Does the fake-out work? The episode certainly relies on the characters and the audience doubting Angel. I don’t think it manages to achieve this, though. For one thing the audience knows it’s the penultimate episode, not exactly the right moment to turn your protagonist’s characterisation on its head. At worst the developments here made me doubt whether the writers knew what they were doing for a second; not exactly the reaction they were aiming at. The suggestion that Angel deliberately released Illyria from the Deeper Well to sacrifice one of his own people simply makes no sense at all, and wouldn’t even if he -had- turned evil for some reason. On the other hand, there is quite a bit of precedent for Angel going off the deep end and doing unspeakable things in the name of pursuing a goal that matters to him more. Still, in this case it’s not convincing. Spike sums it up best: “You’re wrong about Angel. Not that I don’t think the sod could end up being a megalomaniacal bastard. It’s just that if he did… I’d know it.” So would we, Spike. If Angel was about to fall from grace and it had been set up properly, we’d know it.
Part of the problem is David Boreanaz: the plot requires him to play Angel pretending to be like beige-arc ruthless Angel but secretly still being himself. Unfortunately, that’s one layer of subtlety too many for the actor. What we get instead is a lot of smirking and smarmy behaviour. This in turn makes it harder to believe either his own crew or particularly the Black Thorn ever buy his “switch to the dark side” for a second. (The latter at least are shown to have a healthy distrust for Angel still in “Not Fade Away” [5×22]) It’s a real shame that if the writers were going to spend half their penultimate episode on fake-development, it couldn’t at least be convincing or thrilling fake-development.
His scenes with Nina provide a welcome contrast, though. Nina herself is a character who’s quite likeable, even if she’s not terribly well developed, and it’s nice to see Angel having a normal relationship for once. Even if it ends in a provisional breakup here, it’s a fairly normal one for a change, rather than ending in someone’s death or damnation. (It’s still unilateral on Angel’s part without any real explanation offered, though. But that’s classic Angel.)
More importantly, in the context of the episode, the scenes with Nina let us see Angel acting like himself — a further clue, if we needed one, that his “I’ll sell my grandmother’s soul for corporate profits” shtick is a pile of crap. He even comes out and tells her: “I know I’ve spent years fighting to get somewhere. To accomplish something. And now that I’m close to it… I don’t like what I see. Who I am.” Likewise, he rejects Nina’s labelling him as a “hero.” This is an Angel who is far more self-aware than he’s been in the past.
Another scene that fortunately works quite well is the first confrontation in Angel’s office, where he dismisses his lieutenants (“Friends” doesn’t seem the right word to use, at this time). At first he continues to spin the ”We’re in the business of business” corporate line and it remains weak. But when the others do not accept this, he launches into a speech on power that rings far more true because he actually believes a lot of what he’s saying. Angel may not have become “evil” in the normal sense of the word, but his speech actually foreshadows a lot of what he’ll do to execute his Black Thorn plot.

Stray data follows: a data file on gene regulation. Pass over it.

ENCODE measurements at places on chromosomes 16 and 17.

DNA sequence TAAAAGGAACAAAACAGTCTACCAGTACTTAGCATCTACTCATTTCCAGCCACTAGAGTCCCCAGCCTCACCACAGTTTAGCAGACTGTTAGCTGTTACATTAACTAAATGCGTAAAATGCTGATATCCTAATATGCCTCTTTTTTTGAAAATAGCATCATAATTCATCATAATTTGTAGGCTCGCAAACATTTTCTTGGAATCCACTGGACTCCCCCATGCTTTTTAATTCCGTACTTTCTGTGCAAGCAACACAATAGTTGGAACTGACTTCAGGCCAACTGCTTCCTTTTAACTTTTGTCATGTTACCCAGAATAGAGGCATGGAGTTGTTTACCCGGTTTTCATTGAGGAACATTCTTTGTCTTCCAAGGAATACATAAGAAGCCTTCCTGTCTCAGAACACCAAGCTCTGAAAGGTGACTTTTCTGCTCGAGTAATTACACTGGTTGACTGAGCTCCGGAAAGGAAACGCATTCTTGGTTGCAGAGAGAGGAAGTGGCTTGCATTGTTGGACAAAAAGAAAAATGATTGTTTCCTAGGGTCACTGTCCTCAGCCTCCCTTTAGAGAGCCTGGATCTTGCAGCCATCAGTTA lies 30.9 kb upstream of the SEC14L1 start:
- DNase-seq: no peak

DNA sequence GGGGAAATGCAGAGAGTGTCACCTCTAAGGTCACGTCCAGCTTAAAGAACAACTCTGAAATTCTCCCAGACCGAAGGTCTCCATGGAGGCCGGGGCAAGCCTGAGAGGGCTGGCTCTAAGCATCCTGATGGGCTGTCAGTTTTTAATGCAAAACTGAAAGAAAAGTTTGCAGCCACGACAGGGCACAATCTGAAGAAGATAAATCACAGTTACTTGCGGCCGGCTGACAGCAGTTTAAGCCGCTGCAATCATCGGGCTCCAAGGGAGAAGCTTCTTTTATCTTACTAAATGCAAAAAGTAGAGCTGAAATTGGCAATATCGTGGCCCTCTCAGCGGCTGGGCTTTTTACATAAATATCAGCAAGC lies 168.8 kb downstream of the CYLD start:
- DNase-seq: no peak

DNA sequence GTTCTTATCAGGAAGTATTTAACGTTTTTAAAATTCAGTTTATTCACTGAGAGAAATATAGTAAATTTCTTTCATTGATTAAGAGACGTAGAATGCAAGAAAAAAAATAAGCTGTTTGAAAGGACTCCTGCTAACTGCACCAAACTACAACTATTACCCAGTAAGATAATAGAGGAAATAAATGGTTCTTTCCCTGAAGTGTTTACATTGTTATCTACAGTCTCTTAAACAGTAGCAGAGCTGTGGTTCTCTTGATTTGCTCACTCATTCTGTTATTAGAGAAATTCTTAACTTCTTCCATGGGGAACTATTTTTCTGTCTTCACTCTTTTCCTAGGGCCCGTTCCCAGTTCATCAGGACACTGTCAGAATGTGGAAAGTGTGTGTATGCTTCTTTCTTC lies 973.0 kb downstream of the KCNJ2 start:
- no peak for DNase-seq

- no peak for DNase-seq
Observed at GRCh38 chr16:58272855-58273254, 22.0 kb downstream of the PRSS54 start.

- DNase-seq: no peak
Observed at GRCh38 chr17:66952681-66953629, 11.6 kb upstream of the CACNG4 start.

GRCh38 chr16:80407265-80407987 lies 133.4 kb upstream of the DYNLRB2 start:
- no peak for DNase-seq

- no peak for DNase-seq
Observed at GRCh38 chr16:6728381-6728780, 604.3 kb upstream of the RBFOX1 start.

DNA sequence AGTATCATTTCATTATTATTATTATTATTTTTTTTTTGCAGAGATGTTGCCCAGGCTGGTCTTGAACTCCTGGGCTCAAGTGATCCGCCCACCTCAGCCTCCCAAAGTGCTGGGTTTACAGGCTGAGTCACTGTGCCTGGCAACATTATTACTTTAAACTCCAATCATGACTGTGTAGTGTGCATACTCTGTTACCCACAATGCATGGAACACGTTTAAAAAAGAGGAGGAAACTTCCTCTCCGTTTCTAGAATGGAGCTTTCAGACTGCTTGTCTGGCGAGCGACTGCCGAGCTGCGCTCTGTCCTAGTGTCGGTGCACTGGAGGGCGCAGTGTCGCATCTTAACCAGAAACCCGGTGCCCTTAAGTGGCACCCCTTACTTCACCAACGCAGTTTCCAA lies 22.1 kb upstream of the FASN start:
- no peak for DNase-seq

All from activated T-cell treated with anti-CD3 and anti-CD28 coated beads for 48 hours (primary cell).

ANGEL: There is one thing in this business, in this apocalypse that we call a world that matters: Power. Power tips the scale, power sets the course, and until I have real power, global power, I have nothing. I accomplish nothing.
WESLEY: And how you get this power…
ANGEL: Isn’t pretty. Isn’t fun. You think it’s Wolfram & Hart getting to me here, and maybe you’re right, because they’ve shown us what power is. From day one, they’ve been calling the shots, and all we’ve done is get shot at. I have a chance to change that.
Killing Drogyn certainly “isn’t pretty” and “isn’t fun.” Nor is orchestrating a mass-assassination of some of Wolfram & Hart’s most influential agents, clients and power-brokers. Even if Angel is faking most of his turn for the cartoonishly corrupt, his lieutenants have plenty of reason to be concerned.
A real weakness of the plot is that it leaves the other characters with very little to do except talk about how concerned they are about Angel’s actions. Illyria is the sole exception. The writers only had a handful of episodes to tell her story, and fortunately they wasted none of them. In this episode she has to face the consequences of the events of the previous two. Firstly, she finds herself on shaky ground with Wesley all of a sudden. He will no longer speak to her after she impersonated Fred last episode. Worse, she finds this actually upsets her. She may bluster about how the “intricacies of their fates are meaningless” to her, but where Wesley is concerned this clearly no longer is the case. The finale will demonstrate just how far this change in our favourite ancient god-king goes.
Secondly, the reality of her dis-empowering in “Time Bomb” [5×19] hits home full force at the end of this episode. Hamilton, in his role as the Senior Partners’ proxy, doesn’t just beat her, but humiliates her, battering her down without even breaking a sweat in one of the most brutal and violent sequences this series has shown us. Suddenly, Illyria looks all too mortal, and there is very little left that truly separates her from humanity.